Cyrano deBergerac
(c) Michael D. Robbins 2005

Astro-Rayological Interpretation & Charts
Images and Physiognomic Interpretations

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It is clear from Edmond Rostand’s horoscope that he (despite his pursuits as a lawyer and journalist) was a true romantic, just like his leading character. His Aries Sun is conjunct with sixth ray Neptune in the seventh house of relationships. Neptune, further, is the veiled esoteric ruler of the Virgo Ascendant, and so, is connected with the energy of Christ-love. The great love of the hero, Cyrano, for Roxanne, was deep, true, abiding and sacrificial—utterly devoted and yet the seed of the kind of wider and selfless love demonstrated by the Great Teacher, the Christ. As if the Sun/Neptune emphasis were not enough, sixth ray Mars is conjunct second ray Jupiter in Pisces (a sign which transmits both the sixth and second rays). Mars is strengthened, (just as Neptune was) because it is the exoteric ruler of the Sun Sign.

The Mars/Jupiter conjunction gives great enthusiasm and a strong solar-plexus/heart interplay; it is found conjunct the Pisces Descendant. This second conjunction places a tremendous emphasis upon the dynamics of relationship, bringing romantic passion (Mars in Pisces) and compassionate, selfless wisdom (Jupiter in Pisces). Interestingly, Chiron, like Jupiter, is almost exactly conjunct the Descendant, showing that there is a deep wound in the field of relationship, but that, through love and selfless devotion (Jupiter, Mars and Neptune), it can be healed. Even further stress in and emphasis upon relationship can be seen by the conjunction between conscientious Saturn and Juno (the asteroid of partnership). The Moon in Cancer gives that tenacity in devotion which remembers always and will not release. It is important to realize that an artist will work through his own psychological issues through the medium of his creations. A similar instance is the work of Cervantes in the love story, Don Quixote.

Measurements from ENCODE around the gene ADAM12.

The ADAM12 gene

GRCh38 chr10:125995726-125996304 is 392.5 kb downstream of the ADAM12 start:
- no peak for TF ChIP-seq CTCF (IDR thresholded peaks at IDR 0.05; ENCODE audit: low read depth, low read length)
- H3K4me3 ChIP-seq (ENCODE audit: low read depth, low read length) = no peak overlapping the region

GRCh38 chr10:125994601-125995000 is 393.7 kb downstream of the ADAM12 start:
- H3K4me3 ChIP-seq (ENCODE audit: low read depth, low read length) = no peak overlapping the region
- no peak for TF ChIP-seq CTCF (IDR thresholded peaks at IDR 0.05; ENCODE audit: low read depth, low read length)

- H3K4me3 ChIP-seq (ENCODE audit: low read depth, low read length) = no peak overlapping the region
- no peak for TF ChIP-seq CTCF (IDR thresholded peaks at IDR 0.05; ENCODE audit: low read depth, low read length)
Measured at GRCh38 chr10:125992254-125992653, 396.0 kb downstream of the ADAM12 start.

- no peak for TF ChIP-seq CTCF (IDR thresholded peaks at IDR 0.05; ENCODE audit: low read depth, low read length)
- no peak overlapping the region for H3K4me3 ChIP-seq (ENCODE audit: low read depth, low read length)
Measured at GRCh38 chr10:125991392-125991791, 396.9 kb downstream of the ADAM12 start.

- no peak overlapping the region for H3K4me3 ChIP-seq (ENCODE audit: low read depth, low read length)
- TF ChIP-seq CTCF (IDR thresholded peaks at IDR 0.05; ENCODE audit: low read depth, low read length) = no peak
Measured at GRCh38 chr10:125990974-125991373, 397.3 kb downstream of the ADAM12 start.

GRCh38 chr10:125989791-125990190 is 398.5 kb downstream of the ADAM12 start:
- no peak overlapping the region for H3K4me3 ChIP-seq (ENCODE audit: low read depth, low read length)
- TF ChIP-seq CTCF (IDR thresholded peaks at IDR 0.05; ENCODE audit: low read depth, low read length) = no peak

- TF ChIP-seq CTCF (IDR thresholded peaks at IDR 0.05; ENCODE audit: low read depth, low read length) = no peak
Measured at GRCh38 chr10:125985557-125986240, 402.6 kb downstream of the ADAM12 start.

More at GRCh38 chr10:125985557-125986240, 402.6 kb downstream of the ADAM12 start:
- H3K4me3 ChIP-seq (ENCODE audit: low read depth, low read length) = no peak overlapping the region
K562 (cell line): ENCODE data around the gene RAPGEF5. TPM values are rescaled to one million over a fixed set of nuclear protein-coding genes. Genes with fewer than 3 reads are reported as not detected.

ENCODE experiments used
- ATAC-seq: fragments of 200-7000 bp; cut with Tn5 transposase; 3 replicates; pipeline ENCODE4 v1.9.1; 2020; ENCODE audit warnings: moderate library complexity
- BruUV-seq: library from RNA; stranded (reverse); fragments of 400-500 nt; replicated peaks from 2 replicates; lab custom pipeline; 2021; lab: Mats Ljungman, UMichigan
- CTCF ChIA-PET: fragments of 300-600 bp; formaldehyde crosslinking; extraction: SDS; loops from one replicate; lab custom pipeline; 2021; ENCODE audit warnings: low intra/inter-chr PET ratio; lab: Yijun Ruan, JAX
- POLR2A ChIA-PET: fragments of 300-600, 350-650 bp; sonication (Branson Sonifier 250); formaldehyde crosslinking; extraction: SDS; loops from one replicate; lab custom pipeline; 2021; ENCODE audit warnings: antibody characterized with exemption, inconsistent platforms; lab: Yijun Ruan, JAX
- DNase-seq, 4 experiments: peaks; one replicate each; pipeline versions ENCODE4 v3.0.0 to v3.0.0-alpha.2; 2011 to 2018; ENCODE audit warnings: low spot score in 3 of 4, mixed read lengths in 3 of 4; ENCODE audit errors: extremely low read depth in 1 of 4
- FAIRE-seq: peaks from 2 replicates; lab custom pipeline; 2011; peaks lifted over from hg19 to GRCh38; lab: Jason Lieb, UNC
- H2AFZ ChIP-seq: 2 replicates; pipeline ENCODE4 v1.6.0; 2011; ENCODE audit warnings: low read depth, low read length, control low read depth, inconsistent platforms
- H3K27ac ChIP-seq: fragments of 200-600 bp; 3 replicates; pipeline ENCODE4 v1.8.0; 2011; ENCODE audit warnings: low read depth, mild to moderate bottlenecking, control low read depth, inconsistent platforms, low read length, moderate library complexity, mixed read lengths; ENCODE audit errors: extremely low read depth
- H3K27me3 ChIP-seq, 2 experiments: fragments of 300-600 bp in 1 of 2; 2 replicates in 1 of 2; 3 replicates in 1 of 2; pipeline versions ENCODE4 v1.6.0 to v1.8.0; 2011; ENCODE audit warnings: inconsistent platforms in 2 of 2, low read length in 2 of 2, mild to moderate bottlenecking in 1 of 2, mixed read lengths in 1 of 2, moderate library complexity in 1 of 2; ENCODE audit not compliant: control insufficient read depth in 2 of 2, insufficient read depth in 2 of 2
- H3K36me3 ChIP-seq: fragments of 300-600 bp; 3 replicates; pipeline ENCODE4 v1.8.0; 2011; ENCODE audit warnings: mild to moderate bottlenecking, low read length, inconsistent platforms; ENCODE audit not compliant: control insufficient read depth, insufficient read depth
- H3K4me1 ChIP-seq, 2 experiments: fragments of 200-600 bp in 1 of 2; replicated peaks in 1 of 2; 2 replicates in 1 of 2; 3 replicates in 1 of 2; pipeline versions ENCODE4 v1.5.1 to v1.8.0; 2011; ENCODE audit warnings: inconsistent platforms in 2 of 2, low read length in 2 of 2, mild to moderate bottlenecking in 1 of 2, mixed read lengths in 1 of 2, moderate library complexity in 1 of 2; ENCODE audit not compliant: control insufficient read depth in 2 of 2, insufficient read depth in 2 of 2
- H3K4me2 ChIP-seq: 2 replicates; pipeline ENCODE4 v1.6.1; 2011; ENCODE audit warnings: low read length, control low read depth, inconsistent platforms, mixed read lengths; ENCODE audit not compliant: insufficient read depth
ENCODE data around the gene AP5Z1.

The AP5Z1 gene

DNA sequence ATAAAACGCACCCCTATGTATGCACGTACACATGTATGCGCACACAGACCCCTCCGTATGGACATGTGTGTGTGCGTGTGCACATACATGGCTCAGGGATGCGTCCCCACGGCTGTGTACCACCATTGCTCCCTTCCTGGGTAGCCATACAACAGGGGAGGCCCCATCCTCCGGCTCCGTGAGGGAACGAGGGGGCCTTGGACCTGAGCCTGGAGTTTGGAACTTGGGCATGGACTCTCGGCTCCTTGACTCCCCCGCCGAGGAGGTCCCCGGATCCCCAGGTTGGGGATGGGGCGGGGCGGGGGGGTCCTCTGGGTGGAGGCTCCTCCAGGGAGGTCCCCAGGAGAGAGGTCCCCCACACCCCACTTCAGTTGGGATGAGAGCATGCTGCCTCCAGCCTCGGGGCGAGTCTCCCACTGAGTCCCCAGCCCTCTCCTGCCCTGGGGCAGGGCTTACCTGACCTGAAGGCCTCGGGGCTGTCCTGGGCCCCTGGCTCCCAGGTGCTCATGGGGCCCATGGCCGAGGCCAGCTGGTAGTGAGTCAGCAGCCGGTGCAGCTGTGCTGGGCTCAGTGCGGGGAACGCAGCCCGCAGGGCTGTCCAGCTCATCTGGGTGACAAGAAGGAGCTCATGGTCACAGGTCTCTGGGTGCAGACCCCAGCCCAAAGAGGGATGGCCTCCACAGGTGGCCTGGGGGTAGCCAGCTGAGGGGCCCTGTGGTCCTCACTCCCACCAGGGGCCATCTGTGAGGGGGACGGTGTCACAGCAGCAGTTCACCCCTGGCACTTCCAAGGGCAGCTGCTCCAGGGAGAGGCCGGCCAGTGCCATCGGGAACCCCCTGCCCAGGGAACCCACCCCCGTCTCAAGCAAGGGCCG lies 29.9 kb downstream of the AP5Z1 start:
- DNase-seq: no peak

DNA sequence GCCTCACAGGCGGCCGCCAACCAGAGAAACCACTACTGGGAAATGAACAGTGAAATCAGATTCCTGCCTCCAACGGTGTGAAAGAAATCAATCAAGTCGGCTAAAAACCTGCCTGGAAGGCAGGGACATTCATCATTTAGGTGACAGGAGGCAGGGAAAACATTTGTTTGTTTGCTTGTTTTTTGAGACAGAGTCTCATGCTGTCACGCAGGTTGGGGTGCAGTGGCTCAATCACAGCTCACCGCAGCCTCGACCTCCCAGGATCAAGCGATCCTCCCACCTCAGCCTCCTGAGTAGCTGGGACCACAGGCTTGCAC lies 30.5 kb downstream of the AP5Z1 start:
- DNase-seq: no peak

Whether or not the original and real-life Cyrano led a life resembling the literary Cyrano, he too was an ardent and enthusiastic lover (Mars in Aries almost exactly conjunct Venus, and the Moon in Aries conjunct Jupiter). The date of his birth is known, and a reasonable but speculative rectification places ardent Leo on the Ascendant, emphasizing the importance of the Sun in romantic Pisces—the sign in which Rostand’s Jupiter, Mars, Mercury and Chiron are found. The deadliness of the actual Cyrano’s blade would be indicated by Pluto at the MC, and his poetry by Neptune in the third house of communication—a Neptune given added weight because it is the veiled esoteric ruler of his speculative Ascendant Leo. Further, romantic, sixth ray Neptune would be in the sign of relationship and marriage, Libra. Both men—Rostand and the real Cyrano—would then have Neptune (with its emphasis on selfless love) as the veiled esoteric ruler of the Ascendant. As an interesting side note, the “Uranian Planet” Hades (23º Taurus), which can indicate ugliness or deformity, is, in the speculative chart of the real Cyrano exactly square to his relationship axis at 23º Leo/Aquarius. Further, just as in the case of Rostand, the real Cyrano would have wounding Chiron in the seventh house of relationship. These are interesting potential parallels.